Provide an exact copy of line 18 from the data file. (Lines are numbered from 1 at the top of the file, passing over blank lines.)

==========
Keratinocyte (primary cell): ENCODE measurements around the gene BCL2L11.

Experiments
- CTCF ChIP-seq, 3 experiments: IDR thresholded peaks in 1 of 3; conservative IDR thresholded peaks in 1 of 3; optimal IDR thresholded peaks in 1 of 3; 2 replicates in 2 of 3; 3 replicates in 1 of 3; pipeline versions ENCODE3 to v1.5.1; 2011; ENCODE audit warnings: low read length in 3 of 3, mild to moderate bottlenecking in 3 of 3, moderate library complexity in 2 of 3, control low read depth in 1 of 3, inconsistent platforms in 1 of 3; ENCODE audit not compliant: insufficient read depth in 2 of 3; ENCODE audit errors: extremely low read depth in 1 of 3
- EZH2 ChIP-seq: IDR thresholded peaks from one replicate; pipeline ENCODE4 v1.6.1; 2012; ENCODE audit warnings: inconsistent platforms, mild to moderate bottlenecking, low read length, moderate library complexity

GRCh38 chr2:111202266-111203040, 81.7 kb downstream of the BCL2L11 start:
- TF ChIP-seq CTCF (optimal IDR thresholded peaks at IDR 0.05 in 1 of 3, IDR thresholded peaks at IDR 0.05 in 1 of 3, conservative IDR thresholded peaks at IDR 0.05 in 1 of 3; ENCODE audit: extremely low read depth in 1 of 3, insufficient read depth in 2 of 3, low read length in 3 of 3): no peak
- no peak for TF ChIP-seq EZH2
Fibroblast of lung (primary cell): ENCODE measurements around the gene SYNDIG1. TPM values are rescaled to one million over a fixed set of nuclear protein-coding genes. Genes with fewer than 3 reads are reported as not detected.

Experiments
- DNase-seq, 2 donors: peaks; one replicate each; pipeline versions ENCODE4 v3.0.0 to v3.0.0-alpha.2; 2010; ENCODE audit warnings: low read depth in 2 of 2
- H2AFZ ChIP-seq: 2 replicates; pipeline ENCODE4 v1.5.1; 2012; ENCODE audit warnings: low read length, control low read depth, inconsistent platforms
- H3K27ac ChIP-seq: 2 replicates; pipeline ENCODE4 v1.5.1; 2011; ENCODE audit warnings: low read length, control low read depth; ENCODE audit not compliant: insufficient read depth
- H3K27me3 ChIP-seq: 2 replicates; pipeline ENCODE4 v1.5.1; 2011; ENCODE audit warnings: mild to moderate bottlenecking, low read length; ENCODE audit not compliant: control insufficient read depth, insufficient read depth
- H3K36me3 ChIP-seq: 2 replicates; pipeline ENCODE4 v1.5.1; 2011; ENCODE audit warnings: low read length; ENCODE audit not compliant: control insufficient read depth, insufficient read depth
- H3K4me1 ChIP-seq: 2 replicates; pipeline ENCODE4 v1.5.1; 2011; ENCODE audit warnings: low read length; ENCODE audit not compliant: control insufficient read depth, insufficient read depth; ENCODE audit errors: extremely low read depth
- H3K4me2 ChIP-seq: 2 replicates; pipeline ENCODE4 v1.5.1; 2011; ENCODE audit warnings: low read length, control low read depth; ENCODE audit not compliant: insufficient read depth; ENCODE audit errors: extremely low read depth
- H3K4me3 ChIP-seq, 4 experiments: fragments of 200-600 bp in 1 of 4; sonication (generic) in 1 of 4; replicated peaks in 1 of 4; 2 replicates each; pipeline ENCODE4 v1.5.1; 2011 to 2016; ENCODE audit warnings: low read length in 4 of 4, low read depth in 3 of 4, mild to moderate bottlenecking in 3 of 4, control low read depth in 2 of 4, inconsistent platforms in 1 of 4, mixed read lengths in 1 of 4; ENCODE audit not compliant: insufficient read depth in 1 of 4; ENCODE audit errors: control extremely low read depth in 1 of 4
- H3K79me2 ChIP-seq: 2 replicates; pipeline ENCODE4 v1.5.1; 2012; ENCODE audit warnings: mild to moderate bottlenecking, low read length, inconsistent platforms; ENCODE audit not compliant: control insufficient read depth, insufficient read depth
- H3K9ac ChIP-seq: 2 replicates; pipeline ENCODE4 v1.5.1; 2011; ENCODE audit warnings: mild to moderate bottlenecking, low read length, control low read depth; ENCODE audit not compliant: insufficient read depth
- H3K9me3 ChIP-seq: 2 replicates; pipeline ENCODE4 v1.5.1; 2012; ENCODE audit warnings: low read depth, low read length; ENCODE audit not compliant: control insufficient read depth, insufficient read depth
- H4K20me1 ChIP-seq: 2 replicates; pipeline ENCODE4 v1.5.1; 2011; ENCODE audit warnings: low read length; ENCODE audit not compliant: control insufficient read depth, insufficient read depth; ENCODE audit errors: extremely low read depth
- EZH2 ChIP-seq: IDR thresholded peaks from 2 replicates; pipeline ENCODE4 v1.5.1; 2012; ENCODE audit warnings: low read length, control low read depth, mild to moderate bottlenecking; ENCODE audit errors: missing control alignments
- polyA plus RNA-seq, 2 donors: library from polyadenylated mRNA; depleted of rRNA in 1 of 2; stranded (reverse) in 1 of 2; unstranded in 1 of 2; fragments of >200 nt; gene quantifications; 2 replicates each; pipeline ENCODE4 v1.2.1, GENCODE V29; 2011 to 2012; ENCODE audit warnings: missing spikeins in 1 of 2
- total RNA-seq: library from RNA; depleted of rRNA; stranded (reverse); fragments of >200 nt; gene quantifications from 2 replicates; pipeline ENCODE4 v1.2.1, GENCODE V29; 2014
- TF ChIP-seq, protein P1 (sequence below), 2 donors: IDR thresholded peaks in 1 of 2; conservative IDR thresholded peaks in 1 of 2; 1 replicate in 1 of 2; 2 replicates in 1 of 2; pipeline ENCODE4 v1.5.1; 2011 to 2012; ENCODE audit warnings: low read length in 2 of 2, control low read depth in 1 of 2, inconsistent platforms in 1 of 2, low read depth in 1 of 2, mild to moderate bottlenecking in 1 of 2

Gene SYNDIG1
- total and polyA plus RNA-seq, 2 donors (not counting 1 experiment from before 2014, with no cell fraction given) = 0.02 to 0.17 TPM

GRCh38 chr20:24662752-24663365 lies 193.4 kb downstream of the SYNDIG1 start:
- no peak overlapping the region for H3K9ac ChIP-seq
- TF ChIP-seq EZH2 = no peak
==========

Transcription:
- H3K79me2 ChIP-seq: 2 replicates; pipeline ENCODE4 v1.5.1; 2012; ENCODE audit warnings: mild to moderate bottlenecking, low read length, inconsistent platforms; ENCODE audit not compliant: control insufficient read depth, insufficient read depth